This article includes excerpts from Living an Extraordinary Life by Christina Grote and Pamela Kramer. Find more information in the book.
In ITP, we celebrate the mind as both an essential part of who we each are—worthy of development in its own right—and as a tool to aid us in all aspects of our transformative journey. In some spiritual circles, the mind is seen as limiting and something to be overcome, but if we denigrate or demonize the mind, we deprive ourselves of one of the most extraordinary gifts of our humanity.
ITP addresses the mind with the inclusion of intellectual development as one of its core practice intentions and emphasizes the value of lifelong learning. In particular, we encourage the study of the philosophy that informs the practice. In this sense, viewing life as a journey of learning encourages us to be curious, to explore, and to acquire new information, skills, or expertise throughout our lives. And there is more. The mind does not exist in isolation. Research has shown that whatever affects the body affects the mind, and vice versa, and the development of one facilitates the development of the other.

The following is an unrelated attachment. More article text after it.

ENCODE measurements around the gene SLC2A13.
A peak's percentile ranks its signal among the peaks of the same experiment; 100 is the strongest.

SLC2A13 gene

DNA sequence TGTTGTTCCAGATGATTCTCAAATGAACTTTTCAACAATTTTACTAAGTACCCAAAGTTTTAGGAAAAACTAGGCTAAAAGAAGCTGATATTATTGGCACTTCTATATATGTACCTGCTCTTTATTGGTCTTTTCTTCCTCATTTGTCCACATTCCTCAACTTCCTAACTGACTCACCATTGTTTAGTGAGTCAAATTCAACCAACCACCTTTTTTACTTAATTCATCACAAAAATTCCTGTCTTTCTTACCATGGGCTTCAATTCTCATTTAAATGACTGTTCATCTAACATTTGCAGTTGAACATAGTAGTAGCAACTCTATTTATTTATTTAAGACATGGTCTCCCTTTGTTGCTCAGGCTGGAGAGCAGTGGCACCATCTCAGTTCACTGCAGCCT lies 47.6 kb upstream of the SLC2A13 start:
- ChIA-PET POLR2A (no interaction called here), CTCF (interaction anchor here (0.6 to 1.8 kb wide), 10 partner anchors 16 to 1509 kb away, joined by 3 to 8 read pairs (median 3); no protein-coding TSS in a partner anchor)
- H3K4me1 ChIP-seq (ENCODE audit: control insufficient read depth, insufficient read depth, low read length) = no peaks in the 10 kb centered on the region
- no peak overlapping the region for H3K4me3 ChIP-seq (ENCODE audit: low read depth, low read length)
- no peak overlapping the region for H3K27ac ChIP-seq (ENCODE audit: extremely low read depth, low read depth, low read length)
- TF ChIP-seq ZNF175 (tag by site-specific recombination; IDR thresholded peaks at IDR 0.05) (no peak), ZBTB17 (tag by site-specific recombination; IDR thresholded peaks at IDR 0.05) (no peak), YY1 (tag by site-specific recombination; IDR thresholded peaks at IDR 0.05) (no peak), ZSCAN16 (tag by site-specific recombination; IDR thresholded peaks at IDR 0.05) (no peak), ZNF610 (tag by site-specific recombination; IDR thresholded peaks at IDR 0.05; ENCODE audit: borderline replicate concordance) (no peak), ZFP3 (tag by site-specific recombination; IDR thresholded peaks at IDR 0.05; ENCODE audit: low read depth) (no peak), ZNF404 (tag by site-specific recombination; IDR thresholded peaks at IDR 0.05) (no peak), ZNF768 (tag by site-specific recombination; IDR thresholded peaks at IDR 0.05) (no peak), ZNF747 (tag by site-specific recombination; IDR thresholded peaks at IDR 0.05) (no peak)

The learning process itself has a physical effect on the brain. As we grow older, we must continue to learn and do new things, to challenge ourselves, and sometimes change up our comfortable routines in order to keep our brains healthy and our minds agile and open. To learn is to grow. Even doing little routine tasks differently has a positive effect. For example, if you are right-handed, try using your left hand to do a simple task, like putting your tableware back in the drawer or brushing your teeth. Or take a different route to get home. We need our environments to be stimulating in order to keep our brains growing, stave off dementia, and to sharpen our senses and reaction times.